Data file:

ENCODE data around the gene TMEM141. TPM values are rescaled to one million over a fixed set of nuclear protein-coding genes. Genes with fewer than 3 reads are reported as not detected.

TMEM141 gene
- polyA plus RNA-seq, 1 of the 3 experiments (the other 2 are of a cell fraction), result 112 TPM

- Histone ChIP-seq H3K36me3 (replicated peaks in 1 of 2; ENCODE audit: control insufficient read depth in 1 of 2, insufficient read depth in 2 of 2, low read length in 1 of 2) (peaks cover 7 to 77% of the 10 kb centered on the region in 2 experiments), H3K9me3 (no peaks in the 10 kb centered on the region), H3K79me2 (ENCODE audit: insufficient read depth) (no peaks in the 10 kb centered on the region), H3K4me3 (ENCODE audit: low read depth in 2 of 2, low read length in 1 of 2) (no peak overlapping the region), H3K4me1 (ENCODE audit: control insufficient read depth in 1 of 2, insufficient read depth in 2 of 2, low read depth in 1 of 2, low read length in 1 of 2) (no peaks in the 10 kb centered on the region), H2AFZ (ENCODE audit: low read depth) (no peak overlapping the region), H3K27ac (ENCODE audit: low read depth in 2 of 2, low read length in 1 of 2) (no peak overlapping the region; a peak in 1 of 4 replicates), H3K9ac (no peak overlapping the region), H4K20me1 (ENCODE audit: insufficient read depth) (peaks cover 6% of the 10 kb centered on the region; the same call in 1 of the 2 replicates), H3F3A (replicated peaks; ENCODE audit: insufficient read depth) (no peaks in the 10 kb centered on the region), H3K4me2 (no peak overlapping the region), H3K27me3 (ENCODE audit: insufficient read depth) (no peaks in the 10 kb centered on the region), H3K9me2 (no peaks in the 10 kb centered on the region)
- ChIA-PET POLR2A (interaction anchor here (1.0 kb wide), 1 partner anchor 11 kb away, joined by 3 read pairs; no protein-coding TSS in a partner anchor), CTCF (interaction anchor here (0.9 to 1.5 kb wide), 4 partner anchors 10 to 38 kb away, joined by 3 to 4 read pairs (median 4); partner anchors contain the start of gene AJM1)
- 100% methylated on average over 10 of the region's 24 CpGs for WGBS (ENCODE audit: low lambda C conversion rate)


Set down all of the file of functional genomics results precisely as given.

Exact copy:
ENCODE data around the gene TMEM141. TPM values are rescaled to one million over a fixed set of nuclear protein-coding genes. Genes with fewer than 3 reads are reported as not detected.

TMEM141 gene
- polyA plus RNA-seq, 1 of the 3 experiments (the other 2 are of a cell fraction), result 112 TPM

- Histone ChIP-seq H3K36me3 (replicated peaks in 1 of 2; ENCODE audit: control insufficient read depth in 1 of 2, insufficient read depth in 2 of 2, low read length in 1 of 2) (peaks cover 7 to 77% of the 10 kb centered on the region in 2 experiments), H3K9me3 (no peaks in the 10 kb centered on the region), H3K79me2 (ENCODE audit: insufficient read depth) (no peaks in the 10 kb centered on the region), H3K4me3 (ENCODE audit: low read depth in 2 of 2, low read length in 1 of 2) (no peak overlapping the region), H3K4me1 (ENCODE audit: control insufficient read depth in 1 of 2, insufficient read depth in 2 of 2, low read depth in 1 of 2, low read length in 1 of 2) (no peaks in the 10 kb centered on the region), H2AFZ (ENCODE audit: low read depth) (no peak overlapping the region), H3K27ac (ENCODE audit: low read depth in 2 of 2, low read length in 1 of 2) (no peak overlapping the region; a peak in 1 of 4 replicates), H3K9ac (no peak overlapping the region), H4K20me1 (ENCODE audit: insufficient read depth) (peaks cover 6% of the 10 kb centered on the region; the same call in 1 of the 2 replicates), H3F3A (replicated peaks; ENCODE audit: insufficient read depth) (no peaks in the 10 kb centered on the region), H3K4me2 (no peak overlapping the region), H3K27me3 (ENCODE audit: insufficient read depth) (no peaks in the 10 kb centered on the region), H3K9me2 (no peaks in the 10 kb centered on the region)
- ChIA-PET POLR2A (interaction anchor here (1.0 kb wide), 1 partner anchor 11 kb away, joined by 3 read pairs; no protein-coding TSS in a partner anchor), CTCF (interaction anchor here (0.9 to 1.5 kb wide), 4 partner anchors 10 to 38 kb away, joined by 3 to 4 read pairs (median 4); partner anchors contain the start of gene AJM1)
- 100% methylated on average over 10 of the region's 24 CpGs for WGBS (ENCODE audit: low lambda C conversion rate)